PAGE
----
Each October brings World Mental Health Day, and serves as a great reminder of the impacts of mental health. 2020 may be an especially challenging year for your employees so it’s important to keep in mind the importance of their mental health. Keeping employee wellness at the forefront of your business helps your employees know you care about them! This kind of engagement helps employees have strong relationships with their managers and builds a team around mutual respect and trust! HR Generalists, Germaine Townsend, and Heath Lundy walk us through everything managers need to know about supporting their employee’s mental health.
Encourage Employees To Use Their PTO
Most of us look forward to a yearly vacation to unplug, relax, and take a step away from work. But this year with travel limited and vacations canceled we’re all staycationing instead. It’s important for managers to encourage their employees to use their PTO to avoid burnout and recharge.
In 2020, many employees are worried about the security of their jobs as things remain uncertain. Managers can help their employees use their PTO in three main ways:
Lead by example! Lots of employees are worried about the security of their job in these uncertain times. Seeing their managers take time off may put them at ease about taking their own time off of work.
Create a culture where time off is valued for every employee. This includes having regular conversations about the importance of PTO, and ensuring that managers don’t “vacation shame” employees that request time off. Making your employees feel like a burden for using their allowed PTO can lead to unnecessary stress.
Change how you codify time off. Heath says “if your vacation policy allows employees to cash in their vacation time, rather than use it, they may be opting into taking the cash instead.” Instead, you can opt for a “use it or lose it” policy, or combine sick time and vacation time together. Different PTO policy structures can make a big difference for businesses and their employees.
Mental Health And The Workplace
In 2016 the CDC reported that 1 in 5 Adults over the age of 18 have a mental health condition. While no manager should discuss any employee’s personal health issues, “in today’s workplace not bringing up mental health care is irresponsible,” says Germaine. “It’s important that employers promote awareness of mental health issues and the importance of stress management.”
In the workplace, the ADA prevents employees from discrimination based on their mental health, it’s also possible for mental health issues to trigger FMLA. HR and managers should know not to bring up mental health in a job interview. For positions that require a mental health review, it should be included in the job description, and be conducted by a doctor.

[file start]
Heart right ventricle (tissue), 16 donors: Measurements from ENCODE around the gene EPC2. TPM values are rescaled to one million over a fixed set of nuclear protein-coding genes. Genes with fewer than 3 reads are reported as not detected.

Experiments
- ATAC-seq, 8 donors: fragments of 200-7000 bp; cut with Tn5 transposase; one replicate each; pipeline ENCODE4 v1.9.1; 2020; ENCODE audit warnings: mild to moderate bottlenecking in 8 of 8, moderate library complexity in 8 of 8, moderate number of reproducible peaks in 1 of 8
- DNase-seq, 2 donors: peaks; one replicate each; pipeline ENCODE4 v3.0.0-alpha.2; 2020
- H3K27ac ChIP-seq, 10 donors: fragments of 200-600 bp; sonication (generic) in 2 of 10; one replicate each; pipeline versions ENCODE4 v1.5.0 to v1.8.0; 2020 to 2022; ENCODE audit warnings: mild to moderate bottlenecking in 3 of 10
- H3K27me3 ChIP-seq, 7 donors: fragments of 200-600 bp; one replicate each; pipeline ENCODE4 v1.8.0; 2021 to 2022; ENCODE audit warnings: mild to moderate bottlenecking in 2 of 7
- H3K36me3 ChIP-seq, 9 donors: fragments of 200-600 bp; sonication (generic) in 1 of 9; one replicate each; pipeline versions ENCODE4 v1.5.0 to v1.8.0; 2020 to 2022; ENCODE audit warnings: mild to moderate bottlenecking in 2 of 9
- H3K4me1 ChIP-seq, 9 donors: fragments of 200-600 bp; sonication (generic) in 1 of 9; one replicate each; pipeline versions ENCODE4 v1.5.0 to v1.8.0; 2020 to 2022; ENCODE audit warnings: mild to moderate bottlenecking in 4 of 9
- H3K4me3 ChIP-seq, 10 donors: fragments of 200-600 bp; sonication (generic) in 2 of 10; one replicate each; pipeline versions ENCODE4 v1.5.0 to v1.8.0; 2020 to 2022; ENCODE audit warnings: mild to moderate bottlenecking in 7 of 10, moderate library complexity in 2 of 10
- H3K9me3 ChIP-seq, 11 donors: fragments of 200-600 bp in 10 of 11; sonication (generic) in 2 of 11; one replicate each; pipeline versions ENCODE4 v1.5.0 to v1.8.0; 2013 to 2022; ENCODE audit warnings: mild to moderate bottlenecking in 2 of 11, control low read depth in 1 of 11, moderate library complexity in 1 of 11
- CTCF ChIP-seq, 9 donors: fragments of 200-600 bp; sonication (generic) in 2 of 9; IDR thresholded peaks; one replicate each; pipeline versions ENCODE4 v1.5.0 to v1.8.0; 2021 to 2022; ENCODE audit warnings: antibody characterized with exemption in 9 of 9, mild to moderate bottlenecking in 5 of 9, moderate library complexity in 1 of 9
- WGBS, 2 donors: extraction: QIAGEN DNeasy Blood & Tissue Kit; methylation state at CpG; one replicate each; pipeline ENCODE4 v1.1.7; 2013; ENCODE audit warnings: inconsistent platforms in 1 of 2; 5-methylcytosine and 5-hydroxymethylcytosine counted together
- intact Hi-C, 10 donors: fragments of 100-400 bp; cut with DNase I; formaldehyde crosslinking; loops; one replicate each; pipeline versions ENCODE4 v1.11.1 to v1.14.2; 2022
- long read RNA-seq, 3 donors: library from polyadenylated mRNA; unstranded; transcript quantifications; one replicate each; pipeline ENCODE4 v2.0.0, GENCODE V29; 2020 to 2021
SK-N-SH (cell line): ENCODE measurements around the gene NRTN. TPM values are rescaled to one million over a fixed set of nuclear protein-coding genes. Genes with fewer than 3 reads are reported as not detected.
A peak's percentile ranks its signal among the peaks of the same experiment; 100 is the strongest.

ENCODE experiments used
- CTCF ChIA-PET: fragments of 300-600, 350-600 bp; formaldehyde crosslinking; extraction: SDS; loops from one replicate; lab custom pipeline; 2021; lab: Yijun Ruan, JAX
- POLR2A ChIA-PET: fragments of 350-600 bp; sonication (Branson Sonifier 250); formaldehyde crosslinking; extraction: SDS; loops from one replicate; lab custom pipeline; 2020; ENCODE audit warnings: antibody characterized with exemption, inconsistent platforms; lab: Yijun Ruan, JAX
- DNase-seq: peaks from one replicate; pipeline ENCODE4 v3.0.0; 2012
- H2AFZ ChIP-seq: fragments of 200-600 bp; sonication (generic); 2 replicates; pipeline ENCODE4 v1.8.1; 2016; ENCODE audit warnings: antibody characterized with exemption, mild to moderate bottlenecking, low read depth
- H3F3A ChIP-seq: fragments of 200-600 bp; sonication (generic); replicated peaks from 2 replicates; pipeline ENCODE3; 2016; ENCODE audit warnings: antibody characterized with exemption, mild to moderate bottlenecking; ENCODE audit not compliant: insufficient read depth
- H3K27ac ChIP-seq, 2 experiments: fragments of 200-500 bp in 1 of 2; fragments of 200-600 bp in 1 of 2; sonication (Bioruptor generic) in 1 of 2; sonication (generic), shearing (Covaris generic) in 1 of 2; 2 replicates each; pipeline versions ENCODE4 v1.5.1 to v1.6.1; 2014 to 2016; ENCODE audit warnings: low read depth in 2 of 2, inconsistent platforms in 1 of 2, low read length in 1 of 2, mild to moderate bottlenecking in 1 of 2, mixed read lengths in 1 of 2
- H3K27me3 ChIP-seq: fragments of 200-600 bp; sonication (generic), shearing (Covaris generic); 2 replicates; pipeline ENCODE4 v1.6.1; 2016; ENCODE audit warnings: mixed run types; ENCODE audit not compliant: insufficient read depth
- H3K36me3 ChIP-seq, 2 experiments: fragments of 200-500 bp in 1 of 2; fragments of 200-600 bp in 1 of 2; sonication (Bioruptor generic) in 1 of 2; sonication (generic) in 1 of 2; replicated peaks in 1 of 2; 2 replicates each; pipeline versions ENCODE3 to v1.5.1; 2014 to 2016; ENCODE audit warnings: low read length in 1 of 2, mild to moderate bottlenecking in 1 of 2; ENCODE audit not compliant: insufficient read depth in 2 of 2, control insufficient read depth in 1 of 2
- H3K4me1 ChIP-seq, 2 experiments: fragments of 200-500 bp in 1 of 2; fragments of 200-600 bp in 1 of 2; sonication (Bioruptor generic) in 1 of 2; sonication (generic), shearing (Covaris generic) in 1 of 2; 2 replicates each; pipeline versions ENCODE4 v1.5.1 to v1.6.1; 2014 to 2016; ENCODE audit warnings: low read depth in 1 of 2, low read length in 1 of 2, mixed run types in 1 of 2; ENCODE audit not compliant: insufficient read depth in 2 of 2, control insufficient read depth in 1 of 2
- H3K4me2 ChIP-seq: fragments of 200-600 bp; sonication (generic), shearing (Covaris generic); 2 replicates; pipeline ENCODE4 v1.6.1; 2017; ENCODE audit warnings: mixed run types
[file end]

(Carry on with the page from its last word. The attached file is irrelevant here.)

It’s also important to keep in mind your employee’s mental health when it comes to disciplinary actions. Does an employer need to accommodate an employee breaking workplace rules because of their mental health? Heath says it depends. “Violent or threatening behavior is always allowed to be disciplined, according to most courts. I would suggest to always have someone aware of the laws, like your HR representative, review employment decisions for employees with mental health disorders before presenting it to the employee.” Also remember that any medical information you become aware of will be considered private medical information and cannot be used when making employment decisions about the employee (promotion, demotion, firing, and so on).
Provide A Safe Space for Conversations
Although more of our communication is happening over Zoom rather than in-person, it’s still important to give your employees the freedom to talk with managers about how they’re feeling. This year has highlighted the prevalence of mental health issues as diagnoses of depression and anxiety have risen during COVID-19.
“As a manager, one of the most important things to remember right now is that your employees are pretty isolated,” Heath says. “You may be one of the few people that’s in contact with them”. Make sure that your employees know that you have a listening ear, and make sure you’re “providing employees a safe place to share,” says Germaine.
When these conversations happen, take a deep breath and make sure you respond in a respectful way. Dismissive statements or actions can be damaging for your employees and can prevent them from reaching out again. Instead, validate their feelings, and offer to help in any way you can.
Action Items For Managers
This year is particularly stressful for many people, however, managers should always keep an eye out for their employee’s wellbeing. If you notice an employee is struggling there are several ways you can help.
Check-in with all of your employees regularly. Make sure they know you’re available when they need you and follow through on that promise!
Always include employees, even if they seem withdrawn.
Always approach conversations about mental health with care, and ensure that people’s feelings are validated.
If you feel someone may be a danger to themselves or others, be sure to notify emergency services immediately.